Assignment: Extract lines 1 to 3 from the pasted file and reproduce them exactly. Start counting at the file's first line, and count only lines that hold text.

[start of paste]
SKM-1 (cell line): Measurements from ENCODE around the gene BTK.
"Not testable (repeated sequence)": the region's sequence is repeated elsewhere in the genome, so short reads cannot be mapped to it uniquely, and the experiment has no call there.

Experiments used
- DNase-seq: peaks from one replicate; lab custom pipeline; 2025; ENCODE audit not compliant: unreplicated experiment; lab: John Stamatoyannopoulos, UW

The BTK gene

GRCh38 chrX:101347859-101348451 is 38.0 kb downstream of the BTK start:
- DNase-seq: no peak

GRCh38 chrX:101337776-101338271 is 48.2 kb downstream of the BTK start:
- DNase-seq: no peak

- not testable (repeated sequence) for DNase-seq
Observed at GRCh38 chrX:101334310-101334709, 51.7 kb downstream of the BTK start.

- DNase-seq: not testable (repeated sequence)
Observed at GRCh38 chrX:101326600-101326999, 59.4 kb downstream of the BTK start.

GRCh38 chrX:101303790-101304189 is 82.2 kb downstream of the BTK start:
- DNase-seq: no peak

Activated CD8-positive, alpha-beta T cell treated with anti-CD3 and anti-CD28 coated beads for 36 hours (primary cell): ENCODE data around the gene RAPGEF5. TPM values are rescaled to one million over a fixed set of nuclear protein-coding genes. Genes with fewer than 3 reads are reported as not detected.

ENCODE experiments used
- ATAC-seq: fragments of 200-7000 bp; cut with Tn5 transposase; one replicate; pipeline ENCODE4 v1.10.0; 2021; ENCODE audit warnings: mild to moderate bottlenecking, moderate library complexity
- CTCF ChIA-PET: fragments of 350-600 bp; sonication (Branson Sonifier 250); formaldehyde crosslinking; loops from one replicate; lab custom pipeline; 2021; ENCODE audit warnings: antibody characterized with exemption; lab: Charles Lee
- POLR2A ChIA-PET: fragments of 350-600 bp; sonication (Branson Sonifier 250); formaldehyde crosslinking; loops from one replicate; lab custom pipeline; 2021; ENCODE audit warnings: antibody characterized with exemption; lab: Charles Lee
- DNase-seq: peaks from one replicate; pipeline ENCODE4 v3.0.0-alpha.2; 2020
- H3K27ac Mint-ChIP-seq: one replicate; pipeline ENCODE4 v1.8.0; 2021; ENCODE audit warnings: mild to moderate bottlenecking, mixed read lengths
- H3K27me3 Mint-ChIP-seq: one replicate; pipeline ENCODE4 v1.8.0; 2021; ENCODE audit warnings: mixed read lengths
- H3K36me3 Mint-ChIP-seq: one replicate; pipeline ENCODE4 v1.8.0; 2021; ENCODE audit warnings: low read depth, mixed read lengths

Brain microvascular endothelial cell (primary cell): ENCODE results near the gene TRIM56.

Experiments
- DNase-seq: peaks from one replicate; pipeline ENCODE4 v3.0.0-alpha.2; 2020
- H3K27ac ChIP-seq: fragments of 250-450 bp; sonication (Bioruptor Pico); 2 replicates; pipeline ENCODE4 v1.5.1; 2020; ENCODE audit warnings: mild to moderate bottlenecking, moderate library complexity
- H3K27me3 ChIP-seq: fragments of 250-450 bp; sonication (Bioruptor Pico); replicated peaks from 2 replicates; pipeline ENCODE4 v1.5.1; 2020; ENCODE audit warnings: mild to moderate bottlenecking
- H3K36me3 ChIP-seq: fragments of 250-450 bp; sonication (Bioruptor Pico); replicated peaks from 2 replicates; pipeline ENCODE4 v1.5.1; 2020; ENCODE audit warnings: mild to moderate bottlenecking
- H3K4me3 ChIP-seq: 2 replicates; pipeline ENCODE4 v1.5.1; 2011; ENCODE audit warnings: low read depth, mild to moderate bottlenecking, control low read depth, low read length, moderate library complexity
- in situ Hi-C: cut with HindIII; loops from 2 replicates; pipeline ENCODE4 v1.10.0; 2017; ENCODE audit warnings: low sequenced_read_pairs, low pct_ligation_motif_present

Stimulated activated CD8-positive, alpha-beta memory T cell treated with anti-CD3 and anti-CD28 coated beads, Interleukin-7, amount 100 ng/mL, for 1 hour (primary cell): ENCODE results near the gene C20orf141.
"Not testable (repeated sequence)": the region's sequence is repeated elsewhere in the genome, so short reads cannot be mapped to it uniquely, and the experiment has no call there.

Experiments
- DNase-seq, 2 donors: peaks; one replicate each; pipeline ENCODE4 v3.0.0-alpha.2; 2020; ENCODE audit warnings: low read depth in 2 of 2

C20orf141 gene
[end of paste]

SKM-1 (cell line): Measurements from ENCODE around the gene BTK.
"Not testable (repeated sequence)": the region's sequence is repeated elsewhere in the genome, so short reads cannot be mapped to it uniquely, and the experiment has no call there.

Experiments used